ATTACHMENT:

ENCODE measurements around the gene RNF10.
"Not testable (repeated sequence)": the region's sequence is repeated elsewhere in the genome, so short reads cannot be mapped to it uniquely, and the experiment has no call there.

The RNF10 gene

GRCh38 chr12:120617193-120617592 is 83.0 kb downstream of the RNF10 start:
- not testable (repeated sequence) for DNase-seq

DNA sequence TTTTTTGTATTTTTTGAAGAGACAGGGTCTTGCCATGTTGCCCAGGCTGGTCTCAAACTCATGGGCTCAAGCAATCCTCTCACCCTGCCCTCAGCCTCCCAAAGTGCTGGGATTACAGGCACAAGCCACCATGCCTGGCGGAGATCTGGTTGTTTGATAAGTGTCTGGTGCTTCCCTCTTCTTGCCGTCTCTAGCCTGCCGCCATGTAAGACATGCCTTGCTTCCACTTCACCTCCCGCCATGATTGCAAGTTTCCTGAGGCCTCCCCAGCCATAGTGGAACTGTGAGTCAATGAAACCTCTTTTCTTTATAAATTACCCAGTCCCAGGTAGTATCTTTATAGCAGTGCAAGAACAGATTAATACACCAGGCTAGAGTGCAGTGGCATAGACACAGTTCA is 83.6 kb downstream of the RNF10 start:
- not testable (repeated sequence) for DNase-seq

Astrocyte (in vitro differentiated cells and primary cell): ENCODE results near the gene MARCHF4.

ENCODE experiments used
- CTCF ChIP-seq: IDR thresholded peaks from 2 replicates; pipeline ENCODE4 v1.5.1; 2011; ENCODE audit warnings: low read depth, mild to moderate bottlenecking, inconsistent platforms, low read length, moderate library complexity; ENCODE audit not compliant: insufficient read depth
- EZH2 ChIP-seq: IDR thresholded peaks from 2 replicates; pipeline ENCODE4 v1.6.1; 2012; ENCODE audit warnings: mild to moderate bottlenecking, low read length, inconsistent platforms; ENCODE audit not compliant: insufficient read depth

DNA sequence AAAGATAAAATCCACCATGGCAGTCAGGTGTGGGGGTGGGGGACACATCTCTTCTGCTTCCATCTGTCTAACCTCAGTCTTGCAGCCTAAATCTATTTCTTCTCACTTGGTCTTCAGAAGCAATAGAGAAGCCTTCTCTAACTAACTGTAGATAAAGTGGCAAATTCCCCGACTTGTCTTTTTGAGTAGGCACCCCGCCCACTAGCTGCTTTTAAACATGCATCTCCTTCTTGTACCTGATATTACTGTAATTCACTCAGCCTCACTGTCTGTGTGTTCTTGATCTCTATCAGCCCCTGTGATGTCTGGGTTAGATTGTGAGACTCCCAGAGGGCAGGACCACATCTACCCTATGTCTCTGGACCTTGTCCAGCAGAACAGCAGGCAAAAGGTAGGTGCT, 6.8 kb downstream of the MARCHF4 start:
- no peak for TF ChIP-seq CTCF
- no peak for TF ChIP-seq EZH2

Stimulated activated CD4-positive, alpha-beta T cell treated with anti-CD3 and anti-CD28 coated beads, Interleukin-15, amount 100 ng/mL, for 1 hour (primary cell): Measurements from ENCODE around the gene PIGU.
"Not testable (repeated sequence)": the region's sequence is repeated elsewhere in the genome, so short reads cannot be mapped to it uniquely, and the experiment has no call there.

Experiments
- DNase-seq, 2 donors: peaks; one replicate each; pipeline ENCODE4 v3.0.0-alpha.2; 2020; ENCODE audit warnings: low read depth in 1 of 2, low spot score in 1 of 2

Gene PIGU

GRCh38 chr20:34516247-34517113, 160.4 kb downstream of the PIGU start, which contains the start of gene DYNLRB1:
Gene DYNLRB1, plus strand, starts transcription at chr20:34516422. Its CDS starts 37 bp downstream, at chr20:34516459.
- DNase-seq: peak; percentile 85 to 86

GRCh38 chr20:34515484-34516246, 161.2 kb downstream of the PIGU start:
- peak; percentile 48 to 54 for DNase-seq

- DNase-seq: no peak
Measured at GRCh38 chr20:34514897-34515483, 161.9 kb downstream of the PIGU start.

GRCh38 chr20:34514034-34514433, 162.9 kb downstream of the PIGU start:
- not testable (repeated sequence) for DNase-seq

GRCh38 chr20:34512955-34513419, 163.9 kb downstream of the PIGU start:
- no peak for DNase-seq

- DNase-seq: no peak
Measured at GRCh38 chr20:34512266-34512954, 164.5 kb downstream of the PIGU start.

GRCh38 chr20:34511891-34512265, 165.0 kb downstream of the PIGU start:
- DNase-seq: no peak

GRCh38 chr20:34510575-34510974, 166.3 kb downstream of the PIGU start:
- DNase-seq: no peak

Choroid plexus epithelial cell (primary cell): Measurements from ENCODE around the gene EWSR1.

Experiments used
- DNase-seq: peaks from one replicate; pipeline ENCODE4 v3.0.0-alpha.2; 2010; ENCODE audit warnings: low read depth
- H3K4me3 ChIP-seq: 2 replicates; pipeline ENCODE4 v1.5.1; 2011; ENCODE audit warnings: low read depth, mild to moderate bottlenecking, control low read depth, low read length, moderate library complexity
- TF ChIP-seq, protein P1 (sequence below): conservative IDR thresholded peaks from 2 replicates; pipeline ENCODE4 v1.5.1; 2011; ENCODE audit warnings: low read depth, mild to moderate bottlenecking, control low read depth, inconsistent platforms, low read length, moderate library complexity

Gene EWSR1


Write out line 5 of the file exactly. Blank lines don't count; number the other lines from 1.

- not testable (repeated sequence) for DNase-seq